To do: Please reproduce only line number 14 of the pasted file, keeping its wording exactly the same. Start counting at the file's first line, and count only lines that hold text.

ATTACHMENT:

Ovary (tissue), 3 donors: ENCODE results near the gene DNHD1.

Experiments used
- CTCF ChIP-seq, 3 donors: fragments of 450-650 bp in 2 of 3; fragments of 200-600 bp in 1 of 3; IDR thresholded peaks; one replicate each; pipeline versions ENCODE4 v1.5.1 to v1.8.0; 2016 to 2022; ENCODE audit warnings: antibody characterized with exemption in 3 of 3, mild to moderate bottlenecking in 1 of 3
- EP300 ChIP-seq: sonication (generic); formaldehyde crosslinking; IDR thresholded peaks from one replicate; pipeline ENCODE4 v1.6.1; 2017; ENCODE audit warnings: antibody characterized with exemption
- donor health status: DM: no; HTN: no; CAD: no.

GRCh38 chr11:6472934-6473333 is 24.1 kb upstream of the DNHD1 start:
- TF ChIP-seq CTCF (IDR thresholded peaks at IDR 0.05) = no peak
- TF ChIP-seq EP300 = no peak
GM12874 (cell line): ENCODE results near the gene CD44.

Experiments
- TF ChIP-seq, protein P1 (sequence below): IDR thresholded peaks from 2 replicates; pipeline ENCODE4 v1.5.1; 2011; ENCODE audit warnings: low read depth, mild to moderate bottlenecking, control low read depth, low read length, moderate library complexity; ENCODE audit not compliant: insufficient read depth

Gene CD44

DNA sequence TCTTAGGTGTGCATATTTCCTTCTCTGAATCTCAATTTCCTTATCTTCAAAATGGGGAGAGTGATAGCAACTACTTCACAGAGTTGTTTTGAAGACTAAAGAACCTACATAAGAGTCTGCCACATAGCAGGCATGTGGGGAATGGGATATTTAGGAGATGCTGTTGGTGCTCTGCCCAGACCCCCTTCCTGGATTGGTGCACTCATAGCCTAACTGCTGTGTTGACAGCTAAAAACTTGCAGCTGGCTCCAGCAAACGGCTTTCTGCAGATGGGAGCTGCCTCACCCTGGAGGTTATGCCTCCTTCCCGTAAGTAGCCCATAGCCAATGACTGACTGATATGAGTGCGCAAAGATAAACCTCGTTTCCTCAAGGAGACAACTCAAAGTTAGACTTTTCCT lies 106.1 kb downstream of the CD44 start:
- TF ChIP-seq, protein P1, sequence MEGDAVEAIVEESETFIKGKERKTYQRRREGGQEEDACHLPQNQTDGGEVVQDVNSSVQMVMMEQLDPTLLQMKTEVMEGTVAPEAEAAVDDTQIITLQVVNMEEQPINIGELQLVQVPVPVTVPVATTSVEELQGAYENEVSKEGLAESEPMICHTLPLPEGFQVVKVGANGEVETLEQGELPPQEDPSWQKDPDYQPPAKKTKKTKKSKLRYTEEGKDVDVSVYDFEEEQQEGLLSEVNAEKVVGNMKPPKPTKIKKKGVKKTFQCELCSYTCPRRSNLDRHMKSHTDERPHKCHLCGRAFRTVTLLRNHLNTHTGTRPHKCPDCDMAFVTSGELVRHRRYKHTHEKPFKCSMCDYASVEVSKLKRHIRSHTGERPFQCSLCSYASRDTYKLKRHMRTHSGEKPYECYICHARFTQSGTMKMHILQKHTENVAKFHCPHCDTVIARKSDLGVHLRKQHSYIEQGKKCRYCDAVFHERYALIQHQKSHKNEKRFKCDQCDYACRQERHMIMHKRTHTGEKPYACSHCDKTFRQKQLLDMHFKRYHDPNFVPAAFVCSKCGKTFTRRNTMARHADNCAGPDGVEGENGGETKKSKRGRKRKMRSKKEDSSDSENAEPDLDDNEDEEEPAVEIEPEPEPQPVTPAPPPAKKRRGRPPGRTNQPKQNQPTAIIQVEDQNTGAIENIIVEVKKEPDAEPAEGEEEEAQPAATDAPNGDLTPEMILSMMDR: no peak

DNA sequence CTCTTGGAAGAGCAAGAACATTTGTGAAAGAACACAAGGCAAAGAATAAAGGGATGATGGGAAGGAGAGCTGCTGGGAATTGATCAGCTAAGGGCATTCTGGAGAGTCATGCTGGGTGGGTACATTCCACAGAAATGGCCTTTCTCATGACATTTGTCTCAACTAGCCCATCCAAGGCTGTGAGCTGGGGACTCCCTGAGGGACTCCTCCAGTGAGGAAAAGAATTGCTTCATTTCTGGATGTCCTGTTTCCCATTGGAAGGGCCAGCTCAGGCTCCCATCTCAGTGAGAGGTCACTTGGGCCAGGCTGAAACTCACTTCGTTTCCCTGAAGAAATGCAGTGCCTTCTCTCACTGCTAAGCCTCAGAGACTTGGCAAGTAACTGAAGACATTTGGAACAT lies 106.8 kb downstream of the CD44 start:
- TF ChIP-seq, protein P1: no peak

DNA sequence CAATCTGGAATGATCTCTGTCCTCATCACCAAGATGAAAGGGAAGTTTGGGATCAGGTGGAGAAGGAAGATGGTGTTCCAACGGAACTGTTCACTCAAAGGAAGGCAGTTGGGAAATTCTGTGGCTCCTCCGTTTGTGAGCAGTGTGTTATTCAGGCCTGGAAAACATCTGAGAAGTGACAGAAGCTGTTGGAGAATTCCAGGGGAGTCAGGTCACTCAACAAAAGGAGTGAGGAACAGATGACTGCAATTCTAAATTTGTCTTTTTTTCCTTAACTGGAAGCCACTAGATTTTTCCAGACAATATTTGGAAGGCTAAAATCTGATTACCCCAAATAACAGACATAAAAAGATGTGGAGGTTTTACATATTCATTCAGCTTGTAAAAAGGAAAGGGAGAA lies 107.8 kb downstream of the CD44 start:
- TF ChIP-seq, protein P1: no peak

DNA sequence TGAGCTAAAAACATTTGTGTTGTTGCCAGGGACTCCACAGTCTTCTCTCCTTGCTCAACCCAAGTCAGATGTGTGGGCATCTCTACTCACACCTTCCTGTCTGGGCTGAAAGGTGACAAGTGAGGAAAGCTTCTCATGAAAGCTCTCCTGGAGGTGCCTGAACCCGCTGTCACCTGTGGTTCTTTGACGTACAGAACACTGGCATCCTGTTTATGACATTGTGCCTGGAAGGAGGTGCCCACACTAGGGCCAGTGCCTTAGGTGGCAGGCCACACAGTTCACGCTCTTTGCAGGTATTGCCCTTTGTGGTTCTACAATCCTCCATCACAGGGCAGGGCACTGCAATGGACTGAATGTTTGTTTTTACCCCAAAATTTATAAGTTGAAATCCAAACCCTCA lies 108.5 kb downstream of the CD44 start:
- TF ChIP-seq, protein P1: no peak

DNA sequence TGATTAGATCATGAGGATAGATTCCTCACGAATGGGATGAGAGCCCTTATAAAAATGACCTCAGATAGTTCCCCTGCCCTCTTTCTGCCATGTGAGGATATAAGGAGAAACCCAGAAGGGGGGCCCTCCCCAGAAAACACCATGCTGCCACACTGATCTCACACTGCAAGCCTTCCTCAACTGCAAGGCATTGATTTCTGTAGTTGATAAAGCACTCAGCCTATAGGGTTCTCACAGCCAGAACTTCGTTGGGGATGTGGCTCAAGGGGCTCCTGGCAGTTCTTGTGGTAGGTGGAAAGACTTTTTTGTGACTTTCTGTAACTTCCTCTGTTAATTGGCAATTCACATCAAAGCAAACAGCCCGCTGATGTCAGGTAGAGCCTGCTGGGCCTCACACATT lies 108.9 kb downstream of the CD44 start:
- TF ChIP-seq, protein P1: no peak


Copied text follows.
- TF ChIP-seq, protein P1, sequence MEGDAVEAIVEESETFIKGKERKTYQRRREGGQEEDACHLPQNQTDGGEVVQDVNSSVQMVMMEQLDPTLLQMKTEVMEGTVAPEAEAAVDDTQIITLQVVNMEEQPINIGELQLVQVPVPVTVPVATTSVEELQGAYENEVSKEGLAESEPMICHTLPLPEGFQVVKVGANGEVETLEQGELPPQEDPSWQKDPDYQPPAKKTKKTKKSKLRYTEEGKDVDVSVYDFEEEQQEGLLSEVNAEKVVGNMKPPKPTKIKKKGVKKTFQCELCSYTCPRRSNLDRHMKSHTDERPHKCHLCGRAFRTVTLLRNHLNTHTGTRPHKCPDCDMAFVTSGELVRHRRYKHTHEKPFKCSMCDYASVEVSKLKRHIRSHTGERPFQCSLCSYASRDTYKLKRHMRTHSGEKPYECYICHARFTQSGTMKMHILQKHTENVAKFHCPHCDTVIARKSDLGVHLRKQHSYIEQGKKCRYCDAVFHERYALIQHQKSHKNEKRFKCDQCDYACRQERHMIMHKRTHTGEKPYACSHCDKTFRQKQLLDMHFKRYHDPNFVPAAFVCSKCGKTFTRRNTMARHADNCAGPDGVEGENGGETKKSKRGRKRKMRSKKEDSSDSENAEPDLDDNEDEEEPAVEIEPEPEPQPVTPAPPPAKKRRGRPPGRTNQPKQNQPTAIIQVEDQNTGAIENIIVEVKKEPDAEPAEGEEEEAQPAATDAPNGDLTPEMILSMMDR: no peak